My young child is asking to go to public school……
now what do I do?
I think that most young children have a certain amount of curiosity about the unknown, so don’t feel that your child’s inquiry about public school is a poor reflection on you as a teacher. It most likely doesn’t have anything to do with you. Your mission is to find out why your child does want to go to school. Once you find the reason, it is likely that you can replicate that situation at home.
Some of the most common reasons young homeschooled children think they want to go to public school:
“I want to play with my friends more, but they are all at school.”
“Mary gets to go on cool field trips.”
“Johnny gets to play sports.”
“I want to ride on a big yellow bus.”
“They get to have recess on the big playground.”
“Jane says she has a really fun art class, I want to go too.”
Most of these desires can be fulfilled with a little creativity. When my oldest was 5ish, she wanted to go to school on the big yellow bus just like the cartoon aardvark she’d seen on TV. Her awesome daddy brought her home a school bus all of her own, that he found for dirt cheap at an auction. Not only did she get to ride in it, but she made it into a play house, and never asked about public school again! While I understand not everyone has the space (or desire!) to own a bus, there are other ways to pacify the whims your children experience. You can actively look for a sports league, play group, or co-op to join. Schedule more field trips into your days, if that’s your child’s hearts desire. Beef up your art supplies, and be more pro-active about art class. Taking your child’s desires seriously, even if they seem silly or trivial to you, will go a long way in mutual respect.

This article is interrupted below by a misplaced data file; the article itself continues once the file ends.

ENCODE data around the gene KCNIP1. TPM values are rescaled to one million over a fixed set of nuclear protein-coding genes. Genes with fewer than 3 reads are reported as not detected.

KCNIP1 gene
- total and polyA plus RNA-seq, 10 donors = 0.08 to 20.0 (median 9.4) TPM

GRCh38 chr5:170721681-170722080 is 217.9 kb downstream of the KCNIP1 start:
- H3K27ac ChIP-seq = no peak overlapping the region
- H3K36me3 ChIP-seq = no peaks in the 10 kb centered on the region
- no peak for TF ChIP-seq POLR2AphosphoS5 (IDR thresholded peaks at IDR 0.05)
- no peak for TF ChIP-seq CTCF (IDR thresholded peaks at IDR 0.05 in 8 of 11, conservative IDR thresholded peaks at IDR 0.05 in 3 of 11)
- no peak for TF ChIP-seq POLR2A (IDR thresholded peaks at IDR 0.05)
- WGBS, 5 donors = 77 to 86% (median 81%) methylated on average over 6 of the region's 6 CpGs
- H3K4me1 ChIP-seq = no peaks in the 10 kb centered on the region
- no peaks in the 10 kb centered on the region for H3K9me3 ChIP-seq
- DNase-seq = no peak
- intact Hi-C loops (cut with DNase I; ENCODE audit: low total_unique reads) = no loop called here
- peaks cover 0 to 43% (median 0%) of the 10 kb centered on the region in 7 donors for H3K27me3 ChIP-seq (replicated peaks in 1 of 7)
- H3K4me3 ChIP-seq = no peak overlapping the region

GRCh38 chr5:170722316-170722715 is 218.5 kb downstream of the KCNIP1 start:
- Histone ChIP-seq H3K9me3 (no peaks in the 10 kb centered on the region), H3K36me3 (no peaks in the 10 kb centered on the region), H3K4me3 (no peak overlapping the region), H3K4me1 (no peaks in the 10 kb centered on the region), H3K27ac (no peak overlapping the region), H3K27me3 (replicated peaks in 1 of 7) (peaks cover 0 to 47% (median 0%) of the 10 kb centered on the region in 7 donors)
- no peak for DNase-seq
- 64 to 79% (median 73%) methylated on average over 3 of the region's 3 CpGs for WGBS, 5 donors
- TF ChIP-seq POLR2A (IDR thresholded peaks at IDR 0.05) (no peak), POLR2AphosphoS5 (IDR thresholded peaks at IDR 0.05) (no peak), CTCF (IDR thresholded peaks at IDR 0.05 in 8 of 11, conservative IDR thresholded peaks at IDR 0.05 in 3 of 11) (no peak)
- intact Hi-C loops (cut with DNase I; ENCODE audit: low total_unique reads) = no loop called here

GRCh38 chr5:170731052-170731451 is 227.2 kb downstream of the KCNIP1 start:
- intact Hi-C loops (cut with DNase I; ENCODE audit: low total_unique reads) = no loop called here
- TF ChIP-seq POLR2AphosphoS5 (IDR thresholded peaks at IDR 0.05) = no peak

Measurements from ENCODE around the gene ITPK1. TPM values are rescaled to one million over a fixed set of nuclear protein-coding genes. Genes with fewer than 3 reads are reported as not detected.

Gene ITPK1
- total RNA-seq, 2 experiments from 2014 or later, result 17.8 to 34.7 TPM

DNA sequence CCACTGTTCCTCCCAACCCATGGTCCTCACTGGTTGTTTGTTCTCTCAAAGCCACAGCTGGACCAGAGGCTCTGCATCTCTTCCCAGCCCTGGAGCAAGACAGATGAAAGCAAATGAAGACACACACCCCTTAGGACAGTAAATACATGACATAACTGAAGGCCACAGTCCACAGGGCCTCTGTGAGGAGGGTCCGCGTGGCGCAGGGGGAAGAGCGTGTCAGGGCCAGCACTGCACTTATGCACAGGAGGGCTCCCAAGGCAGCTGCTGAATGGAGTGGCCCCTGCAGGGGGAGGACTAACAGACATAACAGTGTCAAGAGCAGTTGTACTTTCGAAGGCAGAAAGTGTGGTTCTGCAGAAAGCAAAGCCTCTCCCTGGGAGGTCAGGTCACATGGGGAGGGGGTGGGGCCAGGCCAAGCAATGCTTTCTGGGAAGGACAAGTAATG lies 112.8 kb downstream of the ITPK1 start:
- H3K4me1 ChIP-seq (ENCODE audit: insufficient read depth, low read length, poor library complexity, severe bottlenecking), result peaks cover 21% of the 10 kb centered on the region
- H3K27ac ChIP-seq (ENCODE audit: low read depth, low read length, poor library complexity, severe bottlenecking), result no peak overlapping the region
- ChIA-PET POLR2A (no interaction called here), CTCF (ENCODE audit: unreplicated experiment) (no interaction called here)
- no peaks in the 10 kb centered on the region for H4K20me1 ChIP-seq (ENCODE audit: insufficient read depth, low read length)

If you are unable to pacify your child’s desires, you are going to have to decide where to draw the line. If public school has no place on your moral compass, put your foot down and let it be known that it is not an option. If it is more of a preference to homeschool than a conviction, then maybe a public school boot camp is in order. Simulate a public school week, following a similar schedule:
Wake up 6:00am every morning to catch the 7:00am bus. Sit around the noisy, crowded gym until classes start at 8:00am. Sit at a desk for upwards of 6 hours, without snacks or drinks, unable to get up, walk around, or use the bathroom without permission. Be released from school at 3:00 pm, to take the bus home, where another hour or so of homework awaits. Eat dinner, bathe, go to bed. Repeat.
And you know those special days off from homeschool, to take trips, go to work with daddy, or “I just don’t feel like it” days? Forget them all, because the only excused absences are personal illness, death in the family, religious observances, or what the principal deems an emergency. And no skipping, because the parent of a child that violates the mandatory attendance law is subject to 30 days in jail and a $50 fine for each unexcused day. Doesn’t sound like much fun, does it?
This does not even bring into consideration the poor quality cafeteria food, the bullying, the likelihood of contracting communicable diseases, the world view that doesn’t match your own, or the “keeping up with the Joneses” expenses. Count the costs with your child, and decide together whether or not the price is too high. I bet your child will dismiss the illusion of a “fun and games” public school experience on his own, and will go back to enjoying all the opportunities that homeschooling has to offer. 🙂